Skip Maas
Graduate Student

B.S. in Biology, University of Evansville, Evansville Indiana, 2020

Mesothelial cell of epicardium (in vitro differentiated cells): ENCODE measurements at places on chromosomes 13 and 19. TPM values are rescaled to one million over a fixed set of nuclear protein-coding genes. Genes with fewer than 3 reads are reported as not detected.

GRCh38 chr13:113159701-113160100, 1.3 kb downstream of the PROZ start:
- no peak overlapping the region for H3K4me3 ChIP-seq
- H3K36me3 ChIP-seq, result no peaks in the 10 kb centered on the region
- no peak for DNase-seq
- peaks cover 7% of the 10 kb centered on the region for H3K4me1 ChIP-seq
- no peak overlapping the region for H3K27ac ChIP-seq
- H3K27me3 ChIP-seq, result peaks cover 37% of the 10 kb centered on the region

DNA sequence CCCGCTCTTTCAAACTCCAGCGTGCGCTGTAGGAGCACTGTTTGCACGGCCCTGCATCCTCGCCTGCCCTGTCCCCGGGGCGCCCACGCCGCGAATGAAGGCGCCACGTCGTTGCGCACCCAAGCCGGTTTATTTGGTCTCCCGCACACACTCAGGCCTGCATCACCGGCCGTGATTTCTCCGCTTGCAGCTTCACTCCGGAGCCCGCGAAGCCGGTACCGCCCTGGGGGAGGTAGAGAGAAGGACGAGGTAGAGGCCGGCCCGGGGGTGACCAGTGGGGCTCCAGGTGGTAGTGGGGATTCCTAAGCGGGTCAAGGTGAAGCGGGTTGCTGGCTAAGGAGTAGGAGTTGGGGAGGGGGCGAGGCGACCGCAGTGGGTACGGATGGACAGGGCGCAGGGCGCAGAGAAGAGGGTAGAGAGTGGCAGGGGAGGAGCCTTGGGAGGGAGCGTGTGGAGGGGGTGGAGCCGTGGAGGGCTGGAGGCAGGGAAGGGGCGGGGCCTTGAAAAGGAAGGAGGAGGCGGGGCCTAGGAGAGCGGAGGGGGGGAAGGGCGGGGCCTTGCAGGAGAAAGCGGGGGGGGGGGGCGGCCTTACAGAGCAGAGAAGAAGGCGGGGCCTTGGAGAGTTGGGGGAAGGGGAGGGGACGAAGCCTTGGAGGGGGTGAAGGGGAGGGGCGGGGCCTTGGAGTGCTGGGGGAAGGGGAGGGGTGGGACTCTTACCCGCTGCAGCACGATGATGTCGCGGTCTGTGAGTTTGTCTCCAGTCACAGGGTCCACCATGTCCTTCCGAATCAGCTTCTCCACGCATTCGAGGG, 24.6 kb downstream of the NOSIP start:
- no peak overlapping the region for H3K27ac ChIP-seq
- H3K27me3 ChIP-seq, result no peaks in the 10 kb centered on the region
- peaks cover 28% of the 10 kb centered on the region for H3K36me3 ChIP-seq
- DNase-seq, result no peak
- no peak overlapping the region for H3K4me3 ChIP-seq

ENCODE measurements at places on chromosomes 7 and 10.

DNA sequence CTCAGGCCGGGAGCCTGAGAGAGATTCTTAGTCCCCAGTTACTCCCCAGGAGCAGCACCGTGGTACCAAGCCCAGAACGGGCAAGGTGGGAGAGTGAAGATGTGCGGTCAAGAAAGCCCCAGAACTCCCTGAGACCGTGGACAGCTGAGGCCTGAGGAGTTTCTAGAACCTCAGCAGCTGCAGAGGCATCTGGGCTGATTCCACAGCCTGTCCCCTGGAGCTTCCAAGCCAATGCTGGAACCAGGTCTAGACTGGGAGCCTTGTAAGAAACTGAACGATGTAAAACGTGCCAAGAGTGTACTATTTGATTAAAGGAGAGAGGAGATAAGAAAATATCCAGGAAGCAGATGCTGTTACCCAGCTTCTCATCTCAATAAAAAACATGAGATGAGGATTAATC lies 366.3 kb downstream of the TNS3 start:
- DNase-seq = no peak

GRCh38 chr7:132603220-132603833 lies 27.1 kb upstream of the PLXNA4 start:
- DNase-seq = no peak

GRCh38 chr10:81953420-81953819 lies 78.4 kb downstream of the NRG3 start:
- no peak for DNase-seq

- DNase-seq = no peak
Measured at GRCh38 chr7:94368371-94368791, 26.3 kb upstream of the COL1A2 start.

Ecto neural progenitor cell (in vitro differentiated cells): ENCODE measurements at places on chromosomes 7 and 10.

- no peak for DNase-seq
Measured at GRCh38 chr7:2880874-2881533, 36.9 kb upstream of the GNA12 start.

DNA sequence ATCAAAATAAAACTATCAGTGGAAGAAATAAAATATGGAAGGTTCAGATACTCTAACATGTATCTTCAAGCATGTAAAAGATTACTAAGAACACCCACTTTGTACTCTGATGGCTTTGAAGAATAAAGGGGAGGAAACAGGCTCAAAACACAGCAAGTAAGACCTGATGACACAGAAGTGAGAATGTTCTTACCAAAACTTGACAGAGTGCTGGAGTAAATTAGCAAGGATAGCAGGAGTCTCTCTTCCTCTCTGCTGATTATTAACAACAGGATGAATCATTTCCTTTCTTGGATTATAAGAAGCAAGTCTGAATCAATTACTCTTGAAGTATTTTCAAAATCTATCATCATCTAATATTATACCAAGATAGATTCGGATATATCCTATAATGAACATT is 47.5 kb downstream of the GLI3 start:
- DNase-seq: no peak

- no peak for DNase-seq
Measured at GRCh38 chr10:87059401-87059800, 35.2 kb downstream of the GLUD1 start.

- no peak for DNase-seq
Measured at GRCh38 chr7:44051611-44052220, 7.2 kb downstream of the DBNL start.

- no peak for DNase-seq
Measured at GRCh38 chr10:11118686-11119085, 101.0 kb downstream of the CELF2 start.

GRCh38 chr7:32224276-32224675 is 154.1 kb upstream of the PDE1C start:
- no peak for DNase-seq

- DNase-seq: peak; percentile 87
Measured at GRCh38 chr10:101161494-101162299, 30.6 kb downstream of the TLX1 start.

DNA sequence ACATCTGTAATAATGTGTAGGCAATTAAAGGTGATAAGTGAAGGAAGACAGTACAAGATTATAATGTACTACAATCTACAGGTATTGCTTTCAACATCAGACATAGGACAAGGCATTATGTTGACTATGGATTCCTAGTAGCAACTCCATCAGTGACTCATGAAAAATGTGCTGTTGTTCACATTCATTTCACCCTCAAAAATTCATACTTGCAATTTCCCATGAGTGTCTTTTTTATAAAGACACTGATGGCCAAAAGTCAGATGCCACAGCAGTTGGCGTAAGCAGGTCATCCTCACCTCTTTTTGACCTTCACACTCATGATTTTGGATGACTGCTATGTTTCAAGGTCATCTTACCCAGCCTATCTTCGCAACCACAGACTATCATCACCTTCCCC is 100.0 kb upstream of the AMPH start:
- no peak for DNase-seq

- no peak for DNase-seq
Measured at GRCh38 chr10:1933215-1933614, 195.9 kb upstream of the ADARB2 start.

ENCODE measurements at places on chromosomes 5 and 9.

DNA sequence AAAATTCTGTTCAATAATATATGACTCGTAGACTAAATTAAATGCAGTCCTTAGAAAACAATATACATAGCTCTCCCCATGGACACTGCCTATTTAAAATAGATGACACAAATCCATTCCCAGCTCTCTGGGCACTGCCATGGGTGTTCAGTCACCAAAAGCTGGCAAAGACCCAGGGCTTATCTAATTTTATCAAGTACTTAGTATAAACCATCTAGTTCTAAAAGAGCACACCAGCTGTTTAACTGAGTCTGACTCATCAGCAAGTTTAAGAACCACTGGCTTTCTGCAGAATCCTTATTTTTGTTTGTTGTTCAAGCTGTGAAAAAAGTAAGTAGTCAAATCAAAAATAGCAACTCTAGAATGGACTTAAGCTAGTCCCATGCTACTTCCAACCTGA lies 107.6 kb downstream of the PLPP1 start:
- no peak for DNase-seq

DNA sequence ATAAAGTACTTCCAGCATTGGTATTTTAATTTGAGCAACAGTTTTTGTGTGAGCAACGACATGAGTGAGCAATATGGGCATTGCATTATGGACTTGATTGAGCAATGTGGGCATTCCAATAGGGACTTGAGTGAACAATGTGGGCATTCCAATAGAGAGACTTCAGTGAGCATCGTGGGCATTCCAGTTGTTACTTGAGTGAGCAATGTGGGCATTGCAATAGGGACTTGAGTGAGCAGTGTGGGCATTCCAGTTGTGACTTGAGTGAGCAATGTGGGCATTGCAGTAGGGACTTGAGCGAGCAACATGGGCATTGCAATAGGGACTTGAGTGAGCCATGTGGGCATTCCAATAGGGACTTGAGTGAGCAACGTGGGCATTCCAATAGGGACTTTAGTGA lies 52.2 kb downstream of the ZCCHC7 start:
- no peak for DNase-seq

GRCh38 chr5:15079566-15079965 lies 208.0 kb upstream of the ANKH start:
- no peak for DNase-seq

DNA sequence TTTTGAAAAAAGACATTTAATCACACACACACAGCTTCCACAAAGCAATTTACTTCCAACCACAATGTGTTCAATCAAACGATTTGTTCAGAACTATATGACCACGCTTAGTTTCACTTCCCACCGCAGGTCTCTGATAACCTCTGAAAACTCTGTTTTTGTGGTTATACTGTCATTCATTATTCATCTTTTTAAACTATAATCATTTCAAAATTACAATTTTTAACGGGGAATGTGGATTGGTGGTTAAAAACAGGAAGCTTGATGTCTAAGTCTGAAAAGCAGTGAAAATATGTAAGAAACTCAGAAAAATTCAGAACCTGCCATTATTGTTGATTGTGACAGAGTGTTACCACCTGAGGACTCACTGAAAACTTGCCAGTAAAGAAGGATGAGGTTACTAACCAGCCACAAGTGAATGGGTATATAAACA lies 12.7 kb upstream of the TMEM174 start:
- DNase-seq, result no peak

Hypertrophic cardiomyopathy (HCM), a progressive inherited heart disease, is the leading cause of sudden death in young people. A prominent cause of HCM is mutations in cardiac myosin, a sarcomeric motor protein responsible for heart contraction. These mutations were conventionally thought to cause disease by altering the force with which each myosin pulls on actin to cause contraction. Recently, however, mutations in the rod domain have been shown to alter the number of myosin motors active at one time. These findings implicate the rod in a regulatory role during muscle contraction. I am interested in the myosin rod domain’s possible role in regulating the myosin motor and how perturbations of the rod can result in skeletal and cardiac disease.